History of the Marion Hatcher Center

Marion Hatcher Center - Exterior

First known as the Phinizy home, the Marion Hatcher Center was, with love and pride, renamed in honor of Marion Hatcher, the late wife of William G. Hatcher, Sr.

The three story Georgian style home was built in 1835 as the family residence of John Phinizy, a wealthy Augusta merchant and businessman. The original home consisted of three floors with an oval two-story porch and observatory located on the west side of the building. The Phinizy home had an outside kitchen, connected to the main house by a covered walkway. Stables and four smaller homes once occupied the site on which the present parking lot now exists.

John Phinizy bequeathed the home to his son, Charles H. Phinizy, whose wife, Mary Lou, remodeled the home. The 1885 remodeling included the addition of the interior Victorian features, such as the parlor mantles, parquet floors, hand-tooled leather wall covering and the beautiful leaded and stained glass windows. Mrs. Phinizy also had the fourth floor added, and, during her declining years, had a pulley-type elevator installed, to give her easy access to all floors. This elevator was one of the first to be installed in a private Augusta residence.

Marion Hatcher Center - Front Hall

In 1933, Miss Mary Lou Phinizy, the daughter of Charles and Mary Lou, sold the property to Henry W. Poteet and Edward Platt Grealish. The building served as a funeral home until 1938, at which time it was sold to Augusta Lodge No. 205, B.P.O. of Elks.

The Elks added the two-story west wing to the building in 1949. This addition housed two large ballrooms, which were used along with the rest of the building, by the Elks. The building served as the Elks Club and Conference Center, until the early 1990's.

In 1993, William G. Hatcher, Sr. and MAU purchased the building. January of 1996 marked the beginning of the building's main floor renovations. All attempts were made to salvage as much of the original interior as possible.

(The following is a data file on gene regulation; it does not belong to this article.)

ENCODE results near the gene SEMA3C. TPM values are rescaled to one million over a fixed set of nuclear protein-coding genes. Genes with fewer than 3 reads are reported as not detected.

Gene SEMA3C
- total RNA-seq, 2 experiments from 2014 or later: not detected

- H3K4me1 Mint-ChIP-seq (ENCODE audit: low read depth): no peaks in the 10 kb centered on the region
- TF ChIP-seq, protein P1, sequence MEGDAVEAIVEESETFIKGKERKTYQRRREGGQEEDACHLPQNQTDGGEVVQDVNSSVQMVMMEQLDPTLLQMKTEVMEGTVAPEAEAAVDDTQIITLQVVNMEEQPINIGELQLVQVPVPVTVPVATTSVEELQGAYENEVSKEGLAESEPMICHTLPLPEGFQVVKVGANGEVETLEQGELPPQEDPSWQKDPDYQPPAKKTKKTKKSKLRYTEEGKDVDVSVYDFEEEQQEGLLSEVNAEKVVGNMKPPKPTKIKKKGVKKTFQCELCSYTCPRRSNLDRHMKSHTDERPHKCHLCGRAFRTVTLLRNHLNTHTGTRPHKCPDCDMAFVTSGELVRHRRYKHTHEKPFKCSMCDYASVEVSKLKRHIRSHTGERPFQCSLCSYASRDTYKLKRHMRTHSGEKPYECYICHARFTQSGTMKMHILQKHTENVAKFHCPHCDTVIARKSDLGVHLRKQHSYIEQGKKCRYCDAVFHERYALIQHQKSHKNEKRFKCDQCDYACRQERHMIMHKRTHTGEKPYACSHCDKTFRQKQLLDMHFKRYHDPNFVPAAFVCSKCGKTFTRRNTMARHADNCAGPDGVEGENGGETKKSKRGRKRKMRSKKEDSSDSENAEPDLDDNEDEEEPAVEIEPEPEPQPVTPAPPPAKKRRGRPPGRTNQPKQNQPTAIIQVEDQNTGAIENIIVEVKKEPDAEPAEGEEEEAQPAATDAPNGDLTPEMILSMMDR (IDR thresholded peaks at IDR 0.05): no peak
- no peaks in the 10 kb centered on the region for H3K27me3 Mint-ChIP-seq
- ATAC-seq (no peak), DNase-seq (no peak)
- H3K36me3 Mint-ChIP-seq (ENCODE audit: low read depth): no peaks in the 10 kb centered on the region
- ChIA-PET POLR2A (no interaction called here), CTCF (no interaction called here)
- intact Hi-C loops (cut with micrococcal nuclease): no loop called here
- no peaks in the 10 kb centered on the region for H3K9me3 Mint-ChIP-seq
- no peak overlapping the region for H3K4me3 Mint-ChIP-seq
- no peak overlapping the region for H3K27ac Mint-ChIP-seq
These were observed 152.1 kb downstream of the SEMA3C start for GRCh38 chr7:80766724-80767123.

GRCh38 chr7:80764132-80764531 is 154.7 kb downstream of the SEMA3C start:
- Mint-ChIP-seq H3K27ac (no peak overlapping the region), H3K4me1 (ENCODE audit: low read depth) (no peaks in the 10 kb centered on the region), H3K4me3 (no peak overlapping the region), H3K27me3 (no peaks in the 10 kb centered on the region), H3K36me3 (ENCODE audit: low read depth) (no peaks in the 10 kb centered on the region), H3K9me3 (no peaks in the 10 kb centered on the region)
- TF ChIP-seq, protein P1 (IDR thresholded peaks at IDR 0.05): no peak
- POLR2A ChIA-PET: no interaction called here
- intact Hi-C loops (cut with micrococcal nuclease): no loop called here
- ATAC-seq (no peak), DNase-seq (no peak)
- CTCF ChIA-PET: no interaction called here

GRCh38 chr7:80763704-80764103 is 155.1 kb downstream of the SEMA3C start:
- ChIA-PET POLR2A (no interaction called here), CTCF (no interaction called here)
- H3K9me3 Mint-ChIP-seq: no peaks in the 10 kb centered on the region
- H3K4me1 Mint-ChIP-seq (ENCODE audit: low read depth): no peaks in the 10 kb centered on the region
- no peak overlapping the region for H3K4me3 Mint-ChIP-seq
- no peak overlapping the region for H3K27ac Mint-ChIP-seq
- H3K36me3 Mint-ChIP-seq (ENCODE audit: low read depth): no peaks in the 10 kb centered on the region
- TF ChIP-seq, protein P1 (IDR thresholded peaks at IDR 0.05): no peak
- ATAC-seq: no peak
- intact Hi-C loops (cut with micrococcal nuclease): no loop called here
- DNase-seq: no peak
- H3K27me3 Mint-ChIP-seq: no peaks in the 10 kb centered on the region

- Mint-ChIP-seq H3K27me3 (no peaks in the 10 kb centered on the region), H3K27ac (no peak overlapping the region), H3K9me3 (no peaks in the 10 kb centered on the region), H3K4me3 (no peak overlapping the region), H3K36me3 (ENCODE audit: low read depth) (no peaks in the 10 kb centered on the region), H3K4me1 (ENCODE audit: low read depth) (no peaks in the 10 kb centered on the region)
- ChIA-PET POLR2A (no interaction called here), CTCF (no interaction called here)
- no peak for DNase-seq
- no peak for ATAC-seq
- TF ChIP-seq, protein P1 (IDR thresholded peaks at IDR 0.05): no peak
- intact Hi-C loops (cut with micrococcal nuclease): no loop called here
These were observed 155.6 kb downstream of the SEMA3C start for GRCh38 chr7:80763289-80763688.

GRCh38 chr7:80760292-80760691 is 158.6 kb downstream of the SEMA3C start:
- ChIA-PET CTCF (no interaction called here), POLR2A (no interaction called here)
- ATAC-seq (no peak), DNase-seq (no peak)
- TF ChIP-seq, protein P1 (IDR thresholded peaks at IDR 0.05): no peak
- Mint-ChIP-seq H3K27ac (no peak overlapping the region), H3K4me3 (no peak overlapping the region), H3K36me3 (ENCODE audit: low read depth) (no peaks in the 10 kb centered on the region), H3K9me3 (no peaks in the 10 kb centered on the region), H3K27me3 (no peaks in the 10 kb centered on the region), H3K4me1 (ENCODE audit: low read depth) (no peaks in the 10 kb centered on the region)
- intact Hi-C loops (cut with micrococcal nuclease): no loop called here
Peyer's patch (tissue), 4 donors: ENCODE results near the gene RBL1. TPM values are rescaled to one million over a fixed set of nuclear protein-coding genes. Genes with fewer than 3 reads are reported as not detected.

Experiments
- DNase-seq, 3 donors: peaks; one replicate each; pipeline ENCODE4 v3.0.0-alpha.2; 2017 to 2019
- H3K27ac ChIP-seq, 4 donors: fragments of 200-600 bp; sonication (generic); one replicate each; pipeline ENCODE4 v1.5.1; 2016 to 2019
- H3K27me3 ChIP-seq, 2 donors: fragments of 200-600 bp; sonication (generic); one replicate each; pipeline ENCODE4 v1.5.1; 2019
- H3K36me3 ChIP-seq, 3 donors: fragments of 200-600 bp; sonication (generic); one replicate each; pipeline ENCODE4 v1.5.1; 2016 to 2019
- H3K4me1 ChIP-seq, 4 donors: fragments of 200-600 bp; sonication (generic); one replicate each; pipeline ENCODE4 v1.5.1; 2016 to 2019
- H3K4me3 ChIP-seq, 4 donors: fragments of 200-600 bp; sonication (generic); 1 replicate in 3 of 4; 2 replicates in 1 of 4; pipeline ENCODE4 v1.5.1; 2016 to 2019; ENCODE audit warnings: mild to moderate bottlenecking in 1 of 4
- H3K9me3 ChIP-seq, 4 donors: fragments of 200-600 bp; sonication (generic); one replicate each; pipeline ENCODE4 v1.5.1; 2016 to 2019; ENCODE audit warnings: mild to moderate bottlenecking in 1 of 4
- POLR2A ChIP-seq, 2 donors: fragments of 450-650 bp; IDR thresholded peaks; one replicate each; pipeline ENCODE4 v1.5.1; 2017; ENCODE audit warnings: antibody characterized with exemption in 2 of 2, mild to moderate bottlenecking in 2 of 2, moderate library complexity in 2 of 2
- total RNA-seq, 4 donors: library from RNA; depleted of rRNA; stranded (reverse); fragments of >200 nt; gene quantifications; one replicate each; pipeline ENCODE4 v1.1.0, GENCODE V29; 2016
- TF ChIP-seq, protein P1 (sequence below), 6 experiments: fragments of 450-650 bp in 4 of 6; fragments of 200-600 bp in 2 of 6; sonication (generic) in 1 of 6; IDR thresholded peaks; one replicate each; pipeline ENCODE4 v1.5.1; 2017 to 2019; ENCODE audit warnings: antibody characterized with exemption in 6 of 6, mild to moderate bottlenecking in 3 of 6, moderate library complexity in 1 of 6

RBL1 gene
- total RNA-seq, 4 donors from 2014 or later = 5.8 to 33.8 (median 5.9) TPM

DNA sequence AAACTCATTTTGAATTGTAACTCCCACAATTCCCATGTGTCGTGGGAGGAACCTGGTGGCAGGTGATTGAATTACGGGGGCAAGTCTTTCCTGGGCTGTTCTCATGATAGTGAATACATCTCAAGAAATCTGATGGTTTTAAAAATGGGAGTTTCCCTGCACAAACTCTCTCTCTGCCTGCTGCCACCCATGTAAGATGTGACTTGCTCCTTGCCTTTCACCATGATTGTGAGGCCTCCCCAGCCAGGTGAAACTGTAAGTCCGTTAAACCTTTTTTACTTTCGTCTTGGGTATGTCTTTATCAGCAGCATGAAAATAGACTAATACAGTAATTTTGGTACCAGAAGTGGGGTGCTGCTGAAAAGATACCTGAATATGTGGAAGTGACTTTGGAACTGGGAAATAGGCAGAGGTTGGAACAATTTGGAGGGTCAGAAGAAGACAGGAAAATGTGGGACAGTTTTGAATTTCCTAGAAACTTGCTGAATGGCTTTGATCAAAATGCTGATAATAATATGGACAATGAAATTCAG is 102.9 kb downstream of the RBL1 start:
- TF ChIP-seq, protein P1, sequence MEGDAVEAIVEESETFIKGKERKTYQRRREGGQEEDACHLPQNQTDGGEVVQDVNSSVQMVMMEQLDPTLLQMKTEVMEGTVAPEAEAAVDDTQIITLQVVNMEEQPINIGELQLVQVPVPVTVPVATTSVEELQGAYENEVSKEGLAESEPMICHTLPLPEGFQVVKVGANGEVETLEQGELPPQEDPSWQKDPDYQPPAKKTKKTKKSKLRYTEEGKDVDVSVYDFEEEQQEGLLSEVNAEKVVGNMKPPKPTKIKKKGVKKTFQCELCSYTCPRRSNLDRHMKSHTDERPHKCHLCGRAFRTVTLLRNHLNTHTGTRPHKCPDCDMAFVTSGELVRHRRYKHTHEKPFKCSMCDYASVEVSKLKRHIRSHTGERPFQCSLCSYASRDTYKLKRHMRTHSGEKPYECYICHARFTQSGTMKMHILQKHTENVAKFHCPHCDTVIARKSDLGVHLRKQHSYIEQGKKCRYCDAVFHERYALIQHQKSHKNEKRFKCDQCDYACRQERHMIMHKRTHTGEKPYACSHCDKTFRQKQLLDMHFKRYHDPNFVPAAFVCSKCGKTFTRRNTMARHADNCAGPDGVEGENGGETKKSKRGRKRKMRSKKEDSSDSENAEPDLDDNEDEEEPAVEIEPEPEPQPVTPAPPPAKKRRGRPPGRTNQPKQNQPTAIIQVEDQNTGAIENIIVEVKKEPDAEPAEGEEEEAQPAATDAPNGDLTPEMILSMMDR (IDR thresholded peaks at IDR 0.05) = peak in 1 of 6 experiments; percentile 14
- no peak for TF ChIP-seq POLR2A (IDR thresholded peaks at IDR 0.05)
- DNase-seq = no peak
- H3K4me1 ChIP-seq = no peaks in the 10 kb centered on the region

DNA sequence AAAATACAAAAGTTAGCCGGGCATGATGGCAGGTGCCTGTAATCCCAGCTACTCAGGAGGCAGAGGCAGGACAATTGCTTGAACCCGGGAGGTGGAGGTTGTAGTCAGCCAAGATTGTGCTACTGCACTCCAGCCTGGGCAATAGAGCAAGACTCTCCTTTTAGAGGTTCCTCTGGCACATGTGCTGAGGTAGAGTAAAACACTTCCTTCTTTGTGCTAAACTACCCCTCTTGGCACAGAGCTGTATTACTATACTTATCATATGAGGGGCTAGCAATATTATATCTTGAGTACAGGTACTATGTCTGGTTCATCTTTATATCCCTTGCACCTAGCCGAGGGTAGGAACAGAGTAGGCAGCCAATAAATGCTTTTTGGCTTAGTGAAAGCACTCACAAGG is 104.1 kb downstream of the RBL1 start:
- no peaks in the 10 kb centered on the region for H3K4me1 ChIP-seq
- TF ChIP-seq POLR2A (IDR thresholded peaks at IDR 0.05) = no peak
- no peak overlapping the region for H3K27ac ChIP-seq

The beautiful inlaid floors, which appear in what are now called the Magnolia and Azalea Rooms, as well as the second floor hall and foyer were unknowingly preserved under plywood, linoleum and carpet. What a pleasant surprise it was to uncover these beautiful treasures!

With thorough, yet gentle cleaning, minor repairs, and a fresh coat of paint, the ornate, Victorian columns and ceramic tile fireplaces were restored to their original beauty. The intricate chandeliers, which now hang in the Magnolia and Azalea Rooms, are original to the home.

A decorator familiar with nineteenth century décor, chose the color scheme, which accentuates the home. This time period was kept in mind while choosing the beautiful window treatments, wallpaper and new chandeliers that are presently located in the entryway and ballroom. Many other accent pieces of this era can be seen throughout the building.

Both the Greene and Ellis Street sides of the original structure have undergone major facade renovations and in 1999 the grounds were meticulously landscaped. A fountain, two gazebos, and several concrete benches and tables were placed in the courtyards. These features significantly added to the gracious antebellum setting.

The Marion Hatcher Center is currently used for weddings, receptions, parties, luncheons, reunions, proms, business meetings and other social gatherings. The Center will house as many as 300 individuals and with the utilization of the courtyards, a group of 350-400 people can enjoy the building and all of the surrounding grounds.

It is with pride that Mr. Hatcher and MAU dedicate themselves to the continued renovation of both the interior and exterior of the Marion Hatcher Center, allowing Augusta's past to continue into the future.